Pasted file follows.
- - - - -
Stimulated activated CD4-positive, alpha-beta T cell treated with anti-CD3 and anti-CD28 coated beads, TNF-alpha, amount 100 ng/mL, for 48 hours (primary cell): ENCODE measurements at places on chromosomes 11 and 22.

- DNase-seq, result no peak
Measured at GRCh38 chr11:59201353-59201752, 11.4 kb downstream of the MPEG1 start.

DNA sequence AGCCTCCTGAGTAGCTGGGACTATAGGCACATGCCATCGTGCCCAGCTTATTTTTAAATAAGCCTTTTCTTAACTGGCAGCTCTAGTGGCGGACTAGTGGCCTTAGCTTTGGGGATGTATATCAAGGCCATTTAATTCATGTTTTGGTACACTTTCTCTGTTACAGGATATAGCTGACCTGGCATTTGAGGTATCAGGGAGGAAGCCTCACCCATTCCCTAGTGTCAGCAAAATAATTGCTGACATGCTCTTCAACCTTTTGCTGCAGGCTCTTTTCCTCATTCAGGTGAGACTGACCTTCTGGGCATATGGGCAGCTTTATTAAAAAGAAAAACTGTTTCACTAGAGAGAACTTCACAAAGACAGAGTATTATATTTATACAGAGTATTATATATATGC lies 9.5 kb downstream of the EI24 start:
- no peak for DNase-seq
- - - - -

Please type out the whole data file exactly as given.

Stimulated activated CD4-positive, alpha-beta T cell treated with anti-CD3 and anti-CD28 coated beads, TNF-alpha, amount 100 ng/mL, for 48 hours (primary cell): ENCODE measurements at places on chromosomes 11 and 22.

- DNase-seq, result no peak
Measured at GRCh38 chr11:59201353-59201752, 11.4 kb downstream of the MPEG1 start.

DNA sequence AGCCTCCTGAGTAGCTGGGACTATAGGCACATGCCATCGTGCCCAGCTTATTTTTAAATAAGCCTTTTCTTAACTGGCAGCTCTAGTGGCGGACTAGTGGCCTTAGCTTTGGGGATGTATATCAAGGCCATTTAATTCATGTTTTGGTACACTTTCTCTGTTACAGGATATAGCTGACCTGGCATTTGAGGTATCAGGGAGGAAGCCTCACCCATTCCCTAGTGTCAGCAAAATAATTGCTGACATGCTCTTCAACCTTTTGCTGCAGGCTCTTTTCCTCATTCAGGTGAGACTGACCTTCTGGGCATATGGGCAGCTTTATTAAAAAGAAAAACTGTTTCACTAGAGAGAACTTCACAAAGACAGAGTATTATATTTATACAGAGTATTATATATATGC lies 9.5 kb downstream of the EI24 start:
- no peak for DNase-seq